Tom Gill sent this to us, with the suggestion “Why can’t more scientific papers have evocative, poetic titles like this? I mean, it sounds more like a song than a technical article.” The study is: “The Strength of the Evening Wind,” A. Lapworth, Boundary-Layer Meteorology, vol. 183, 2022, pp. 215–225.
This month’s Tongue-Tripping Title of the Month comes from a study published almost a decade ago: “Time displacement rotational echo double resonance: heteronuclear dipolar recoupling with suppression of homonuclear interaction under fast magic-angle spinning,” Tim W.T. Tsai, Yun Mou, and Jerry C.C. Chan, Journal of Magnetic Resonance, vol. 214, no. 1. January 2012, pp. 315-8. […]
No one has yet (as of this writing) disputed that this is the most important psychology research study published this year: “I’ll Read That!: What Title Elements Attract Readers to an Article?” Robert M. Hallock and Tara N. Bennett, Teaching of Psychology, epub 2020.The authors are at Purdue University. Here’s some detail from the study—from […]
If you’ve ever used The Tube (the underground railway system) in London, there’s a very good chance you’ll know about this announcement : What’s perhaps less well known is the wealth (perhaps even the plethora) of academic papers which have taken advantage of the phrase in their titles. Here are but a few examples : […]
A study with a six-word-long title tells about the effects of study title lengths: “The Advantage of Short Paper Titles,” Adrian Letchford, Helen Susannah Moat, Tobias Preis, Royal Society Open Science, epub August 26, 2015. The authors, at the University of Warwick, UK, report: “Vast numbers of scientific articles are published each year, some of […]
This week’s Awkwardly Worded Study Title is: “Use of Pepto-Bismol in Diarrhea,” W.F. Arndt, Jr. and J.M. Burna, Journal of Pediatrics, vol. 100, no. 5, May 1982, p. 839. Congratulations to the authors, or to the editor, who wrote the title.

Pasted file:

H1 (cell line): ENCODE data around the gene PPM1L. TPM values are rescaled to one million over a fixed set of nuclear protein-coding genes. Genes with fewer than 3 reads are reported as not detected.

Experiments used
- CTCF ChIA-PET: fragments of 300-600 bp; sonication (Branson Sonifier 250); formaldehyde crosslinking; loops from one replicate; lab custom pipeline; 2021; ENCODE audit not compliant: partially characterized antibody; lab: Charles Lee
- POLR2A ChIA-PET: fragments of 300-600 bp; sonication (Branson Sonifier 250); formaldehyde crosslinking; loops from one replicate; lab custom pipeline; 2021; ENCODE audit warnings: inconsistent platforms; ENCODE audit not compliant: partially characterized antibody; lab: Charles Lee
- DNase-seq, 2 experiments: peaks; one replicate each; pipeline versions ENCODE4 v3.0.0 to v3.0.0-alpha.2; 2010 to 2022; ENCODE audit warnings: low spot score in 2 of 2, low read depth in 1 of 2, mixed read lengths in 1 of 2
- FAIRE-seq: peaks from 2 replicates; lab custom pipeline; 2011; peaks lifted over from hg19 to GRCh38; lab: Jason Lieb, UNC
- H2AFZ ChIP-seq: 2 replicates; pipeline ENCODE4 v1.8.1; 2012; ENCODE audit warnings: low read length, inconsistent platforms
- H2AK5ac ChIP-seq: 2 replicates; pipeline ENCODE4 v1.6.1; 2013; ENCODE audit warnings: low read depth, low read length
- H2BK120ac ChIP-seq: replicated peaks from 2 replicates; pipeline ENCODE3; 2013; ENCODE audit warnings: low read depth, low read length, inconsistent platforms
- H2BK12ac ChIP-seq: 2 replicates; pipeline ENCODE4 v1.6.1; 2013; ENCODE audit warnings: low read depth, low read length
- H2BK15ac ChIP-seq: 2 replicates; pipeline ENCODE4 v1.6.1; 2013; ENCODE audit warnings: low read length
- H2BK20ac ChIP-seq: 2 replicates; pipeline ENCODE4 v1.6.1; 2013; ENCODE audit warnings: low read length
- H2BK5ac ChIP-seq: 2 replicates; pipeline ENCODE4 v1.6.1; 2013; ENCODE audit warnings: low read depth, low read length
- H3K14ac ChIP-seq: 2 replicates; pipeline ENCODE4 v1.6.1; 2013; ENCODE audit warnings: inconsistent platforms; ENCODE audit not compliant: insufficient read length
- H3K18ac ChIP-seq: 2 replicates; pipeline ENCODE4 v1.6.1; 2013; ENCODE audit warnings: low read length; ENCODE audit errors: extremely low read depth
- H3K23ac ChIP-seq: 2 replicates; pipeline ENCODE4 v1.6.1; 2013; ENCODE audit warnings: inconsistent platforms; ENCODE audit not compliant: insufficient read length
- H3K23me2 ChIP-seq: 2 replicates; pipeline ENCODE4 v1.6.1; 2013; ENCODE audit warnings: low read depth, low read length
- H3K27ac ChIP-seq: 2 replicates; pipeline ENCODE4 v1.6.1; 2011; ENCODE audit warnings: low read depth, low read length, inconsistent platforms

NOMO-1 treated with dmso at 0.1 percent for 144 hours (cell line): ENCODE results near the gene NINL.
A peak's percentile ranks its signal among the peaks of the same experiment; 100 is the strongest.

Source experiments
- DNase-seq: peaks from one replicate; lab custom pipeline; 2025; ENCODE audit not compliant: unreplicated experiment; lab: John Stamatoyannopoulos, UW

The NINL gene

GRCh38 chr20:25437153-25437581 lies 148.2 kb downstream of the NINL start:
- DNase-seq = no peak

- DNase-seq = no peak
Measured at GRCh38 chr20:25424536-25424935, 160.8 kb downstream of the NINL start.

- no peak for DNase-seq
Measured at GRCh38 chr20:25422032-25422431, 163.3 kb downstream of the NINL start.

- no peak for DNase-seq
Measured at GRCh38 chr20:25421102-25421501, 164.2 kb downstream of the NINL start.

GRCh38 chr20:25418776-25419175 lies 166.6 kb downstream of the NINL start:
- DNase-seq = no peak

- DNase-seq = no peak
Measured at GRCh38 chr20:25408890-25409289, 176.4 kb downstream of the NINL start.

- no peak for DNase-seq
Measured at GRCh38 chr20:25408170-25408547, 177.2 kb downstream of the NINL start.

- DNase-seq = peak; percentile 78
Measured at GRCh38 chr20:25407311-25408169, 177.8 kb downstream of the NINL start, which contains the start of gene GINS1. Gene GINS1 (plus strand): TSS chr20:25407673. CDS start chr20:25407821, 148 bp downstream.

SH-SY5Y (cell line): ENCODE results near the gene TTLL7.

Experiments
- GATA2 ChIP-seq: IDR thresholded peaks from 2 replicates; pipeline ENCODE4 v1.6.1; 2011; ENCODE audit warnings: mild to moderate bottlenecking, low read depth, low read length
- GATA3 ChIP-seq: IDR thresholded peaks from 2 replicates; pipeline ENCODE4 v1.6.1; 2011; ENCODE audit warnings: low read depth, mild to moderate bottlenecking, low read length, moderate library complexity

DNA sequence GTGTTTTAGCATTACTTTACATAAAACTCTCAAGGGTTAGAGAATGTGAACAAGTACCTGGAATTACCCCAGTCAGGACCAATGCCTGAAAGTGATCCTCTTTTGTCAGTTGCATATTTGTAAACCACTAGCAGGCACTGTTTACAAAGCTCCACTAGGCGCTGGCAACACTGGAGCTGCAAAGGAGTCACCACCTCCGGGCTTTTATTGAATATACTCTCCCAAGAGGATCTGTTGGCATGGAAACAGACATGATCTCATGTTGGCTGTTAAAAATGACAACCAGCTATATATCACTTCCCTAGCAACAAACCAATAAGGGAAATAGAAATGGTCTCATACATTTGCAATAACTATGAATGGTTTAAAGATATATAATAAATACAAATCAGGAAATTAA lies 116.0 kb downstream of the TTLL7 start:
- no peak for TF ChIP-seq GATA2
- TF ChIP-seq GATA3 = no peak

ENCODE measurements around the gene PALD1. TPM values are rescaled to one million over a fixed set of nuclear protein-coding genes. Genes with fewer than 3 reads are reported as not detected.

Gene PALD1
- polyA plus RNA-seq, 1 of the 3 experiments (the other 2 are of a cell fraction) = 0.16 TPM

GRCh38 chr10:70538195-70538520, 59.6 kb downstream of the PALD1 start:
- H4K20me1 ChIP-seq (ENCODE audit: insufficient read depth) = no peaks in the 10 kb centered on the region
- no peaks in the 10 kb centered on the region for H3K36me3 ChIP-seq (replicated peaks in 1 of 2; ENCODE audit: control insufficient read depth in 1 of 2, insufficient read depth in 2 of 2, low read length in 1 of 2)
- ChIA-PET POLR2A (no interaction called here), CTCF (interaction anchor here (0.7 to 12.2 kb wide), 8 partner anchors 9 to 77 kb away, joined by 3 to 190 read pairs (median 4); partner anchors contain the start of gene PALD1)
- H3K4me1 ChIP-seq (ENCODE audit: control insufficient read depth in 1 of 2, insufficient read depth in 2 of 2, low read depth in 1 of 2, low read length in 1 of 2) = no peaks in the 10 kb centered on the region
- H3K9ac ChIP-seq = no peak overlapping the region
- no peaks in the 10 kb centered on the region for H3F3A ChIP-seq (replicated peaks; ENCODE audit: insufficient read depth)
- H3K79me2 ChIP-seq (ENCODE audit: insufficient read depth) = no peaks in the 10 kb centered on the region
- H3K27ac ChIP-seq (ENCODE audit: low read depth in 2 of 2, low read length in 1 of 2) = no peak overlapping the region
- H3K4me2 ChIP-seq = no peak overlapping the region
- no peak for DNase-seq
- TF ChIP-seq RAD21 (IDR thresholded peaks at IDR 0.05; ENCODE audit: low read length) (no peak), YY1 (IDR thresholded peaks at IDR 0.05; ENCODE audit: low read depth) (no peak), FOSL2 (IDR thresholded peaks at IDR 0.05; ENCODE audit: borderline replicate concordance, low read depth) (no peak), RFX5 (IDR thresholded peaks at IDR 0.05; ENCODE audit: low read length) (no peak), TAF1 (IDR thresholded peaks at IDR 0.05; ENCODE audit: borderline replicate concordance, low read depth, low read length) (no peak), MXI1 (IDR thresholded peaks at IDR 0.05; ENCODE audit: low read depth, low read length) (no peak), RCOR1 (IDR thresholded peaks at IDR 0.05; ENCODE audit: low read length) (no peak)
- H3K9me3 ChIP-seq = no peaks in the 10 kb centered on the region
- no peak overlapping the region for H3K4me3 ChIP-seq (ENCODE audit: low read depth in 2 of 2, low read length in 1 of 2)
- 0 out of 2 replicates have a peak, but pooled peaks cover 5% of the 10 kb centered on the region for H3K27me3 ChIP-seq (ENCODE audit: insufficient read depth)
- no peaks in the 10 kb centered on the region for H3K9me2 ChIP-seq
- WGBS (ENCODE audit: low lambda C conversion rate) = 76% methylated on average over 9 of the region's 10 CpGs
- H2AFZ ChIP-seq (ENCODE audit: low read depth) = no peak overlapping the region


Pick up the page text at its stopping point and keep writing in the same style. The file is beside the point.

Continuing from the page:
This paper qualifies in the competition, if there is one, for Research Paper with the Shortest Title. The paper is: “Q“, by Leon Knopoff [pictured here], Reviews of Geophysics, vol. 2, no. 4, 1964, pp. 625-660. The author, at the Department of Physics and Institute of Geophysics and Planetary Physics, University of California, Los Angeles, begins: […]
Children’s books, by tradition, have the best titles. This title, on a blog post, begs us to beg its author (Jonathan Losos) to write an entire children’s book on the topic: Anolis Annectens, The Retrograde Anole (Thanks to @BoraZ for bringing this title to our attention.)
Sometimes a study’s title translates awkwardly from one language into another. Here is such a case, with Chinese making an awkward transition into English: “On The Creation Of Piano Music For Children From Tropical Fish By Zhao Xi,” Jing Zhang, Huangzhong-Journal of Wuhan Music Conservatory, January 2003. “The paper show the writer’s opinions on creation […]
The title of this study about “customers infecting other customers” is, in a sense, itself rather infectious: “Third Party Customers Infecting Other Customers for Better or for Worse,” Alastair G. Tombs, Janet R. McColl‐Kennedy, Psychology and Marketing, vol. 30, no. 3, March 2013, pp. 203-293. The authors, at the University of Queensland, explain: “In this […]